Breaking Down Eating Disorder Myths

With Eating Disorders Awareness Week in Canada taking place the first week of February, I thought I’d bust some of the prevailing myths surrounding this serious but often overlooked mental illness.

Myth #1: Eating Disorders only affect thin, white, middle-class women

You cannot tell by looking at someone whether they have an eating disorder. Present in all genders, sexual orientation, races, socio-economic classes, abilities, ages, ethnic backgrounds and body sizes, eating disorders do not discriminate.

In Canada there are approximately one million people diagnosed as suffering from an eating disorder. Since many eating disorders go undiagnosed, this number doesn’t capture the full gravity of the problem. In addition, many people with disordered eating don’t fit the eating disorder criteria, but still suffer as they live with food and/or weight pre-occupation to a life-limiting extent. Eating disorders in people with larger bodies are also frequently underdiagnosed because of weight stigma among health care providers.

Myth #2: Eating disorders are about vanity

Eating disorders are not about vanity and they are not a chosen lifestyle, but rather, a serious, biologically-influenced mental illness. They are extremely complex, with food and weight pre-occupation mere symptoms of a deeper problem.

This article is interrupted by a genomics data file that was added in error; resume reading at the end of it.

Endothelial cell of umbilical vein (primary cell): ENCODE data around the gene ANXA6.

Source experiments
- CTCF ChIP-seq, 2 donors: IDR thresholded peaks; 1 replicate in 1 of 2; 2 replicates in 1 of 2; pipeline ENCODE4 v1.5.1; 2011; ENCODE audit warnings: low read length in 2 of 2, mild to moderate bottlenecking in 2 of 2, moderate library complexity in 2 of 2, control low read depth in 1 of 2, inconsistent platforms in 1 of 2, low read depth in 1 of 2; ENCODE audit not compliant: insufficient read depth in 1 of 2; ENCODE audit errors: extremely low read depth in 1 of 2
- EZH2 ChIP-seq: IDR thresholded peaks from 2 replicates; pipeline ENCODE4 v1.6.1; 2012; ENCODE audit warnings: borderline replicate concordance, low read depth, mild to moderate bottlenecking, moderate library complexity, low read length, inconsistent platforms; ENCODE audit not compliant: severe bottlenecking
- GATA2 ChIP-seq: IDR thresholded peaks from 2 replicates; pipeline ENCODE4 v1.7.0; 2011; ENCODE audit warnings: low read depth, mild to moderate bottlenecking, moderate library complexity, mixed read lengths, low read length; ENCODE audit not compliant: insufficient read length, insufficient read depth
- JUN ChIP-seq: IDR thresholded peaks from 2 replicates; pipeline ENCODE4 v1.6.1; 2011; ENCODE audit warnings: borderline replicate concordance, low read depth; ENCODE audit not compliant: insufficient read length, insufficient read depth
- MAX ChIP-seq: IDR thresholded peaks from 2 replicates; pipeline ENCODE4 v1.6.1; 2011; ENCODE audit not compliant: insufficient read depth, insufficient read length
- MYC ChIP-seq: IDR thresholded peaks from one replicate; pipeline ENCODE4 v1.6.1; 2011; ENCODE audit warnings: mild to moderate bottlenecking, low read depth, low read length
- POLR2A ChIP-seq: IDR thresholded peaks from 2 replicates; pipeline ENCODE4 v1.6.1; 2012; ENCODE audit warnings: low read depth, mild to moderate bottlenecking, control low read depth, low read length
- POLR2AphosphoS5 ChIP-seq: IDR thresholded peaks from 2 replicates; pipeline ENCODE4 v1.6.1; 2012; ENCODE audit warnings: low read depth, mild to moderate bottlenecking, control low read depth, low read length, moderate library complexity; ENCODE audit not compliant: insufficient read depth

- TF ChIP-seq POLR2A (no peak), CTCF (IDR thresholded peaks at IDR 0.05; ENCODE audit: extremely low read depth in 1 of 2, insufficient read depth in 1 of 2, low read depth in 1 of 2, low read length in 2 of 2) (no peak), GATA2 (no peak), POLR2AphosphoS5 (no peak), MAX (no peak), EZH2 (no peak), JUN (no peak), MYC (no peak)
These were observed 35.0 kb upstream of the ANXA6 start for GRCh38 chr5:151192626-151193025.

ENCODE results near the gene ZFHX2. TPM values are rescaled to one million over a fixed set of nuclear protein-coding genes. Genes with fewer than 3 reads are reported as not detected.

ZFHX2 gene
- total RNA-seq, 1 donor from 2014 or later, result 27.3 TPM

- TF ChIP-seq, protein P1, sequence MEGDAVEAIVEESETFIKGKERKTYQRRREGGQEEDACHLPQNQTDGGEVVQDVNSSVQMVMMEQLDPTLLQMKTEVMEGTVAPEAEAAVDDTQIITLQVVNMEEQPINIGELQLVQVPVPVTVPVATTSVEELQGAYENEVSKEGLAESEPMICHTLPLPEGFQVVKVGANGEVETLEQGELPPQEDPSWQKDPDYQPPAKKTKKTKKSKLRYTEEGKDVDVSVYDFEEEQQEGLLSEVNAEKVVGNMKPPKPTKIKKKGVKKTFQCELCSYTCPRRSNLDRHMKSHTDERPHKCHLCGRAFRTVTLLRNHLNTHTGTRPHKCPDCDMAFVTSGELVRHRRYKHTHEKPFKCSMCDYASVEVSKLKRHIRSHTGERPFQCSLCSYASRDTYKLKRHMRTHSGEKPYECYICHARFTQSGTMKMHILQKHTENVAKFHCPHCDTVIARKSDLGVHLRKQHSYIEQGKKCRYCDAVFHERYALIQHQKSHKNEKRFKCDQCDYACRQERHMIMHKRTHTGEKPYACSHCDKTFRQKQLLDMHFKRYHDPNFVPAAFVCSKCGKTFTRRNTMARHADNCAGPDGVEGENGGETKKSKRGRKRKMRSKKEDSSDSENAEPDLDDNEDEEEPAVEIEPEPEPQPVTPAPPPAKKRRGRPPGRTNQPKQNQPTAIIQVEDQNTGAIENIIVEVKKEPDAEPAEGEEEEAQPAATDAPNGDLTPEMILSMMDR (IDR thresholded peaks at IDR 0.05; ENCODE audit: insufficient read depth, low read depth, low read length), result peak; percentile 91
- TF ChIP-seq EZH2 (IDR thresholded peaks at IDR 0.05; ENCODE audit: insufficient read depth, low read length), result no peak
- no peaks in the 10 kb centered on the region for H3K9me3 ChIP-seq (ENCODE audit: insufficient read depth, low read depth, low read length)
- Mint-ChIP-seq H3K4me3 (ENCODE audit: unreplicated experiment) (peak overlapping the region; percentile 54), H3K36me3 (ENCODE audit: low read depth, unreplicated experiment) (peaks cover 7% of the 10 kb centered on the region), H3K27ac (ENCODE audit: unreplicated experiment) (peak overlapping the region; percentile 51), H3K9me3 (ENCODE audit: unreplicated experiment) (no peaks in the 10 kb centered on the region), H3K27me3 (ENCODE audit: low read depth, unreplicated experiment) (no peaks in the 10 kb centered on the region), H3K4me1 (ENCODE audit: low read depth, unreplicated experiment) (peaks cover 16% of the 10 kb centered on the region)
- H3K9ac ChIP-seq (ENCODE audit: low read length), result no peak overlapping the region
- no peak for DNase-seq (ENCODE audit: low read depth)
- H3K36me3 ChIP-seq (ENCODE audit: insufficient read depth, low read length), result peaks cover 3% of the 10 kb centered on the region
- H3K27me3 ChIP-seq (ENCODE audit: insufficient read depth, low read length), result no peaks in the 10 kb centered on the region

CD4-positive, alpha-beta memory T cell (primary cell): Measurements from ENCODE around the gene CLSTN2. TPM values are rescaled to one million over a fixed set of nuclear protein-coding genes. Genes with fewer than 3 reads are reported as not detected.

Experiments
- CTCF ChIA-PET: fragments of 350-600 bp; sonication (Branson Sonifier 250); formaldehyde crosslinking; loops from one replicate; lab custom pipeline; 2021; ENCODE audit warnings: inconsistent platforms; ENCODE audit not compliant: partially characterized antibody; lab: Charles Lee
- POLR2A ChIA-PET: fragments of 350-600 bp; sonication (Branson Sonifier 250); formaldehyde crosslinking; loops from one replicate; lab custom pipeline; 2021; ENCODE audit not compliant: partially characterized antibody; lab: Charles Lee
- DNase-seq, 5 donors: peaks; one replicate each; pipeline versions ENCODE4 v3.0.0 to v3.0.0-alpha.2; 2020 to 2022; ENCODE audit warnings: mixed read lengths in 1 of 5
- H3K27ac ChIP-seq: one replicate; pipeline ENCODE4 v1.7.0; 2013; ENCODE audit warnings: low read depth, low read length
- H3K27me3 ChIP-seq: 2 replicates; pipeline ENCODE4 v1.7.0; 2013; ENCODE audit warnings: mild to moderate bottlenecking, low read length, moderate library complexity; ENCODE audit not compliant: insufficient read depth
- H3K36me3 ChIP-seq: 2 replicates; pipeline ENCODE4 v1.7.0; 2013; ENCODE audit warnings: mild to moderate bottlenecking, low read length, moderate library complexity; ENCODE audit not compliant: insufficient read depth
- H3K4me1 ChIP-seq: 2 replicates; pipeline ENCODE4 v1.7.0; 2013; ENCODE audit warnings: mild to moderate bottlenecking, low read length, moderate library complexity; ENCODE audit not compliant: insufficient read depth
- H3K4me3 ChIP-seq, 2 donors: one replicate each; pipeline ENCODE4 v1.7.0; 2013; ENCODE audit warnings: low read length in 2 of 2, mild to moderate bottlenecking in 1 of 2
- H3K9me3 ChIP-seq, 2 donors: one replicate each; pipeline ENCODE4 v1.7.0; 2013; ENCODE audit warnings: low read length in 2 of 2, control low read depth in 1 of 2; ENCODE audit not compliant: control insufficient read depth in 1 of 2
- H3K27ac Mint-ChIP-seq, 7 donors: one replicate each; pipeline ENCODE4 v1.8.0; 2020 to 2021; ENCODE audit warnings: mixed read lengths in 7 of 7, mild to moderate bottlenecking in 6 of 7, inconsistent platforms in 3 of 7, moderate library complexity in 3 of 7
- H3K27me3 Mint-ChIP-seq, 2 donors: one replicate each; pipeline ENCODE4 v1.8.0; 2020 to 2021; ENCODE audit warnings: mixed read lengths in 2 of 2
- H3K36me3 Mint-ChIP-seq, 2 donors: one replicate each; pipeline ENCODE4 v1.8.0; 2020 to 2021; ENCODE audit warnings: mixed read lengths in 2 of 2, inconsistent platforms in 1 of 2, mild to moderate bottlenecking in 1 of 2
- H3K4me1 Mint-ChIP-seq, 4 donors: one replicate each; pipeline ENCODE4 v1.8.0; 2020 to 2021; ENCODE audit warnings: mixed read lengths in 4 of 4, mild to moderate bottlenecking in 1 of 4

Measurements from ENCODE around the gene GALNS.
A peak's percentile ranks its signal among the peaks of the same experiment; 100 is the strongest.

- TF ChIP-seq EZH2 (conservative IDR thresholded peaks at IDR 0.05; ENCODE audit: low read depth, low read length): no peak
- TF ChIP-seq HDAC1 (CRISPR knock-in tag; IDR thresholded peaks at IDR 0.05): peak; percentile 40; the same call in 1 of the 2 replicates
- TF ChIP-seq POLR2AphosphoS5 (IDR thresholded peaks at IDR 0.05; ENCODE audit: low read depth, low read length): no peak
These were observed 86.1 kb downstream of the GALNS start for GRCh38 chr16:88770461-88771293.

Myth #3: “I would easily be able to tell if my friend/loved one had an eating disorder”

We often do not see eating disorder symptoms from the outside. Individuals may hide symptoms such as food restriction, binging, purging, extreme exercising, laxative use or other symptoms for fear of being exposed. At the same time, feelings of shame, confusion and anxiety about food and weight can create isolation. Educate yourself about eating disorders so you can help your loved one and find professional support.

Myth #4: Eating disorders are not that serious

Regardless of the type, eating disorders can be very serious and debilitating. In fact, anorexia nervosa has the highest mortality rate of any psychiatric illness. Those suffering from eating disorders carry an increased risk for both suicide and physical/mental complications.

The good news is this biologically-based mental illness is treatable with appropriate medical, nutritional and therapeutic support. In addition to the afflicted individual’s loved one, experienced health or mental health professionals are key players in such support.

Myth #5: Eating disorders are caused only by the current toxic, diet-culture soup in which we swim

Both biology and environment contribute to the development and maintenance of an eating disorder. Even though we are often faced with erroneous messages and misinformed health information to the contrary, science informs us that there is not just ‘one size that fits all’ and that good health can prevail across a large spectrum of body shapes and sizes.

Anti-fat biases and stigma only serve to contribute to body shame and increased anxiety about food and weight. Even complimenting someone for their weight loss may reinforce disordered eating! Instead, we can learn to compliment other personal attributes by remembering that we are each so much more than our appearance and eating habits.

Suzanne Dietrich is a registered dietitian working in Waterloo and Guelph.